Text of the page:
Why does Hamlet demand that Horatio and the guards swear not to tell anybody about the ghost in Act I of Hamlet

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Amid the spectral atmosphere, Hamlet obliges his friend Horatio and the guards to maintain silence about the ghost because he does not want any knowledge of its appearance to reach anyone in the court of Claudius; in addition, Hamlet does not know at this point if the ghost is honest with him.

After Hamlet departs, one of the officers named Marcellus declares the famous line, "Something is rotten in Denmark" (1.4.20). Now, after he has spoken to the ghost of his father, Hamlet realizes that things are, indeed, rotten in the royal court. So, he suspects Claudius, of course--"that incestuous, that adulterate beast"(1.5.42). He also mistrusts his mother--that "pernicious woman"(1.4.105)-- who so quickly married her husband's brother. Further, he really does not know who else may have been involved in the murder of his father, King Hamlet, or even whether the ghost is honest with him.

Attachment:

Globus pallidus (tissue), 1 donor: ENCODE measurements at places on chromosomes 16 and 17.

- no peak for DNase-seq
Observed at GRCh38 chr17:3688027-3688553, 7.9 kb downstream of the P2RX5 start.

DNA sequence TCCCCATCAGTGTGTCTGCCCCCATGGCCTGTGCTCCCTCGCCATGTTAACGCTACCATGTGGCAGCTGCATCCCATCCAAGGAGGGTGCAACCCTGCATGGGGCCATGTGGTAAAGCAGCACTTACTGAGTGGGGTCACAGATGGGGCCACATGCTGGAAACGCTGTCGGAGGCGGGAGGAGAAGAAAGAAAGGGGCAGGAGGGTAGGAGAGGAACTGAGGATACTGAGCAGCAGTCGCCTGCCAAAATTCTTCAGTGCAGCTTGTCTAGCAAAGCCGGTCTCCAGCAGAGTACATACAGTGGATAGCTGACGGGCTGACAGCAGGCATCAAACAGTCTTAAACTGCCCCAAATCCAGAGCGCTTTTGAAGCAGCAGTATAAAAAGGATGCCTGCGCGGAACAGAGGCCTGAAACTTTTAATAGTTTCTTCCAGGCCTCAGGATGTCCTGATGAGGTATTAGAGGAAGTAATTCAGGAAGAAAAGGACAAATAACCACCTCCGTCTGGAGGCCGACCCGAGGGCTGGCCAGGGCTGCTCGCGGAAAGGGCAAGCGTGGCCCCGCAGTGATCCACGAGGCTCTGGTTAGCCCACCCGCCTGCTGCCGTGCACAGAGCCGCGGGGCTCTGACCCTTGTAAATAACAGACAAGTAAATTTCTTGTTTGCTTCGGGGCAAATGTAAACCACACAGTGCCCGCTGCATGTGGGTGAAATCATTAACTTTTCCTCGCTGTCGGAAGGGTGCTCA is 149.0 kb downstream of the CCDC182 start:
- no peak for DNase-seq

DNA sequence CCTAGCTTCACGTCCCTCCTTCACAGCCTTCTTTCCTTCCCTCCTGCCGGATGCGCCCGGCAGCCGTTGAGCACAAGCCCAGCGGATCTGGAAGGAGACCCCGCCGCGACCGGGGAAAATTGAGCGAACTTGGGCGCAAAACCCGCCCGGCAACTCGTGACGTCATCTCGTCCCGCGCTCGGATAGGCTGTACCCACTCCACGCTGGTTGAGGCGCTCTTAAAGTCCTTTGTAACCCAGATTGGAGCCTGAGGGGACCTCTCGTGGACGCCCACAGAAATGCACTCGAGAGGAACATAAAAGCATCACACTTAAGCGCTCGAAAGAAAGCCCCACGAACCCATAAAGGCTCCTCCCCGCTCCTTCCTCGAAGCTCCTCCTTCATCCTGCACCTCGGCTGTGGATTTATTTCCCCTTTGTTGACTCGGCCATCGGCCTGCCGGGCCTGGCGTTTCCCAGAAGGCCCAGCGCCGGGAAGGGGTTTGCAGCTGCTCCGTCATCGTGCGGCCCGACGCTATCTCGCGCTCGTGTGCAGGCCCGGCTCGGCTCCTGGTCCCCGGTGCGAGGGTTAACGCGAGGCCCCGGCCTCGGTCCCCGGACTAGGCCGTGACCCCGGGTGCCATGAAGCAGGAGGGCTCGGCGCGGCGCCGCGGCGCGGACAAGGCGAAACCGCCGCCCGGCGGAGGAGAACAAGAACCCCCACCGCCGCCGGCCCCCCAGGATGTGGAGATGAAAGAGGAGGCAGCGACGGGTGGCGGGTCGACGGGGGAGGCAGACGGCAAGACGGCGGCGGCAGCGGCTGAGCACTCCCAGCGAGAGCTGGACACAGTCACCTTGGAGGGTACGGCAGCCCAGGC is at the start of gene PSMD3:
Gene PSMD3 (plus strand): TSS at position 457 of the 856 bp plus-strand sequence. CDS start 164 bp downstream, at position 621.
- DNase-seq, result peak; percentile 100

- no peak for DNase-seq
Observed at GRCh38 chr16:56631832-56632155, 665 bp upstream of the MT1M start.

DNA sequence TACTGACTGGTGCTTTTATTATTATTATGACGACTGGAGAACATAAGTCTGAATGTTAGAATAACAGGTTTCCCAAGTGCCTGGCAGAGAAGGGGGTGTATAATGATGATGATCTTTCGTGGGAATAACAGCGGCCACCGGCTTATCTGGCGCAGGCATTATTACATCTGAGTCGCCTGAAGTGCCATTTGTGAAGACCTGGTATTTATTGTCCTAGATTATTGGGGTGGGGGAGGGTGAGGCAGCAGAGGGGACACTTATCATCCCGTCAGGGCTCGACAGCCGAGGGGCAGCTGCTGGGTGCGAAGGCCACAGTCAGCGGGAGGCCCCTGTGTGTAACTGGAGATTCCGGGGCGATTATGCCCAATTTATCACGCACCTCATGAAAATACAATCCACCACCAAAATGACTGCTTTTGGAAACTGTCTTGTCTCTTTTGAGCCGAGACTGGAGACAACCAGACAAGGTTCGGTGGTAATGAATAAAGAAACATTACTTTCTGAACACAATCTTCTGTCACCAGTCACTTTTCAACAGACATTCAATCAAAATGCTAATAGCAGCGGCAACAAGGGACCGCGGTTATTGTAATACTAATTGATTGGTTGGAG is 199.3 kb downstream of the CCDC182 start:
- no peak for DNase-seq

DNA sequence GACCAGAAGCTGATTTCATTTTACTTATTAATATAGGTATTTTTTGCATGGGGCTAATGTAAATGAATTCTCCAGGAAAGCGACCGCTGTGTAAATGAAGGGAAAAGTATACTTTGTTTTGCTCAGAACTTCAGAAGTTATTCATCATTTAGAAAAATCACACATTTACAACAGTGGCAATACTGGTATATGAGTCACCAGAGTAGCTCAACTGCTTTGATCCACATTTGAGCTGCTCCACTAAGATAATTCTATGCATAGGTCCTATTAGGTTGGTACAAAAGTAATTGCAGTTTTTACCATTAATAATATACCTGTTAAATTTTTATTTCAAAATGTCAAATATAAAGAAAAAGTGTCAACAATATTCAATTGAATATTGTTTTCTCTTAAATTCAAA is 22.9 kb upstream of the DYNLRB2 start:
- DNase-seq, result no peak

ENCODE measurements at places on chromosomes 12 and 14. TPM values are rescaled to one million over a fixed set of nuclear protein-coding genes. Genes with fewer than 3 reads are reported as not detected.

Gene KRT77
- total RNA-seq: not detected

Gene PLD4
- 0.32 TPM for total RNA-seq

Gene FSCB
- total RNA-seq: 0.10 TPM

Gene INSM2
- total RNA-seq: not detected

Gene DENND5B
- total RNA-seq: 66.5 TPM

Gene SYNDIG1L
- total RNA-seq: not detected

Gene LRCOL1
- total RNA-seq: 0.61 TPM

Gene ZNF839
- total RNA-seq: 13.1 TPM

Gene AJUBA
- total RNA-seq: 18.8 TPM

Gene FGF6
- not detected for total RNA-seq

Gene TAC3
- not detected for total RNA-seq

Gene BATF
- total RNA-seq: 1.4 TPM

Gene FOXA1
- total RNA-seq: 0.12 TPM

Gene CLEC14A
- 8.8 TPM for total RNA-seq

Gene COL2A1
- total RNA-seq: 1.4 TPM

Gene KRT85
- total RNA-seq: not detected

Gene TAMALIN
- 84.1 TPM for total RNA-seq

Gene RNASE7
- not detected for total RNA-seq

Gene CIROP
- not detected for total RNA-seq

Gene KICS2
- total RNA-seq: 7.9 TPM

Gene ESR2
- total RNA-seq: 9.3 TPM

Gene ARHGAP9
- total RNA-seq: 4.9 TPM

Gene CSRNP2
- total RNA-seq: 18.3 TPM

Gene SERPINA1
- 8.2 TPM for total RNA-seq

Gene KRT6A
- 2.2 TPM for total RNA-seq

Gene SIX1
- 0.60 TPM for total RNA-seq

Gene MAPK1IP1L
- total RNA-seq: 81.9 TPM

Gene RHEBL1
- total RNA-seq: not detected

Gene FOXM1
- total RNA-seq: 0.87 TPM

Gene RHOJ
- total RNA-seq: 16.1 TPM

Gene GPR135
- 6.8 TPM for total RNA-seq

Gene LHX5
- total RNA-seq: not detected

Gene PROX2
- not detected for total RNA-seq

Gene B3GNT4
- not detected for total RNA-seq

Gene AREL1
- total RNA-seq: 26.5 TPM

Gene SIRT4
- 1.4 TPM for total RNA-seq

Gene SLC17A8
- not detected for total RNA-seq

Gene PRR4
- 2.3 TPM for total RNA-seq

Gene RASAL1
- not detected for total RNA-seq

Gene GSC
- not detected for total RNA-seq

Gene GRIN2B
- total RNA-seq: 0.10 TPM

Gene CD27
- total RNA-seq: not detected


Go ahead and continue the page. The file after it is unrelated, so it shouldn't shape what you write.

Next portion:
Therefore, he considers it wise that no word of his father's ghost, which could be from either purgatory or hell, be mentioned. As the play progresses, it becomes clear that Hamlet wishes to find evidence that supports what his father's ghost has told him before he acts.

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